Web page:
Time, it seems, has proved to be both ally and bittersweet barometer. ”There’s a huge picture of me near the NBC studio elevators,” says O’Brien. ”It was taken a few months before I went on the air. Sometimes I’ll walk past it late at night and think, ‘Those are the eyes of a 29-year-old kid who doesn’t know. That idiot has no idea what he’s about to go through.”’
O’Brien’s once-in-a-lifetime-dream-come-true big break began taking shape in January 1993, when Letterman announced he was headed to CBS. Scrambling to fill the slot with an established TV presence, NBC pursued Bob Costas and Garry Shandling, both of whom declined. Meanwhile, O’Brien — then a writer at The Simpsons — was asked by his old Saturday Night Live boss, Lorne Michaels, to produce the show. He nixed the idea, saying he wanted to perform. Michaels had a crazy idea: Why not audition O’Brien? Crazier still, he got the job.
The April 26, 1993, announcement was greeted with a resounding Who the hell is this guy? Then the facts dribbled out: Born in Brookline, Mass.; the third of six children born to a lawyer and a doctor; graduated from Harvard and served as president of the Harvard Lampoon; wrote for Not Necessarily the News, The Simpsons, and SNL; and oh, yes, owned no major acting credits but had performed with improv groups.
A limp resume for an on-air host, to be sure, but to those who had worked with him, the job seemed like a good fit. ”It was fluky, but it made sense,” says Simpsons creator Matt Groening. ”A lot of writers mutter their jokes, but Conan could actually act out entire scenes doing all the characters. It was quite entertaining.”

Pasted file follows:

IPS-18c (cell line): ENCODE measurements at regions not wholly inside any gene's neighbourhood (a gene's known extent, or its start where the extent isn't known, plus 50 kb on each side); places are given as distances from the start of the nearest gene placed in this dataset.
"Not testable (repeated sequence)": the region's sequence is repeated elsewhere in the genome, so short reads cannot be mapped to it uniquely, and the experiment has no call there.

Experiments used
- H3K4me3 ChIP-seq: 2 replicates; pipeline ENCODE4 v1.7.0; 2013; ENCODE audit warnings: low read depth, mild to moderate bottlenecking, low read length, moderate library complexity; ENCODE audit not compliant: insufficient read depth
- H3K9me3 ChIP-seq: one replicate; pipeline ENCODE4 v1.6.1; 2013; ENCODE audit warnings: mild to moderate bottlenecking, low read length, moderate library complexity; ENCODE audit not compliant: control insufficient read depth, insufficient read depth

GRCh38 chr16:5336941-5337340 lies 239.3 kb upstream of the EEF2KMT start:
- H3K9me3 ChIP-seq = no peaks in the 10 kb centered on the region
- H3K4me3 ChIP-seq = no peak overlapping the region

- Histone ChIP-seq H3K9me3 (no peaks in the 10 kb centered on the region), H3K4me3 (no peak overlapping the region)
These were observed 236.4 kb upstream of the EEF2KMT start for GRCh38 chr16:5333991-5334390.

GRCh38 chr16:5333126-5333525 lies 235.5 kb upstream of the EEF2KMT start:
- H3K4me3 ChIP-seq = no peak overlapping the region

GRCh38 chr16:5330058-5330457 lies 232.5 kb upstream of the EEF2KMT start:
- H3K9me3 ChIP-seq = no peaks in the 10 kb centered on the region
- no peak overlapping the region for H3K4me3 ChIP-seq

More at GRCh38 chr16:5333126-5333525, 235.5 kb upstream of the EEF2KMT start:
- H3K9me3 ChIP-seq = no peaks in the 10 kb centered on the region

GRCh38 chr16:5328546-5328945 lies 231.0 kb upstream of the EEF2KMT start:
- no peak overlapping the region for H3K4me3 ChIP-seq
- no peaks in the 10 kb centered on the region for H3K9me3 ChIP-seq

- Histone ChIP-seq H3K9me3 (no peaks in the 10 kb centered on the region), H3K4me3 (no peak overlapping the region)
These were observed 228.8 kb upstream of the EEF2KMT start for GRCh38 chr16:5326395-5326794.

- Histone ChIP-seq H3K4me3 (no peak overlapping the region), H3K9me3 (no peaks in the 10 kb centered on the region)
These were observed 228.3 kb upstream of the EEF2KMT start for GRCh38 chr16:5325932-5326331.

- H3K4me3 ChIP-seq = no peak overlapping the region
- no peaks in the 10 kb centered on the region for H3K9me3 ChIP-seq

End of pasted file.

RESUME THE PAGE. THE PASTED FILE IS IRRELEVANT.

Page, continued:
Not too many were amused when Late Night launched on Sept. 13, as O’Brien looked amateurish and reviews looked like professional hit jobs. (”Chevy Chase has done the honorable thing. Now Conan O’Brien should follow him off the cliff,” wrote Washington Post critic Tom Shales, who recently named O’Brien one of ”Twenty-Five Reasons Not to Give Up on TV.”) Even O’Brien’s camp admits the results were painful to watch. ”He’s the funniest guy I’ve ever met in terms of rapid-fire, free-association humor,” says Late Night writer Robert Smigel. ”But when the show started, I’d have friends say, ‘It’s not really Conan up there.’ I think he felt he had to play the role of The Talk-Show Host.”
A flurry of memos arrived from NBC execs: The comedy bits are too long! Make the monologue more topical! Somebody please fix his hair! The real brow mopping began a few months later when NBC affiliates started inquiring about replacement hosts, including Later‘s Greg Kinnear.
The network responded by doling out only 12-week extensions, which kept the rumor mill churning, but behind the scenes it was supportive. ”We knew that whoever took over from Letterman was going to be beaten mercilessly by the press,” reasons NBC’s senior VP Rick Ludwin. ”But we thought that if Conan could take the blows for 10 rounds, people would respect him.” O’Brien graciously supports NBC’s hesitancy: ”I don’t blame them for not saying I’d be here for the next five years, because I don’t think I deserved it then.”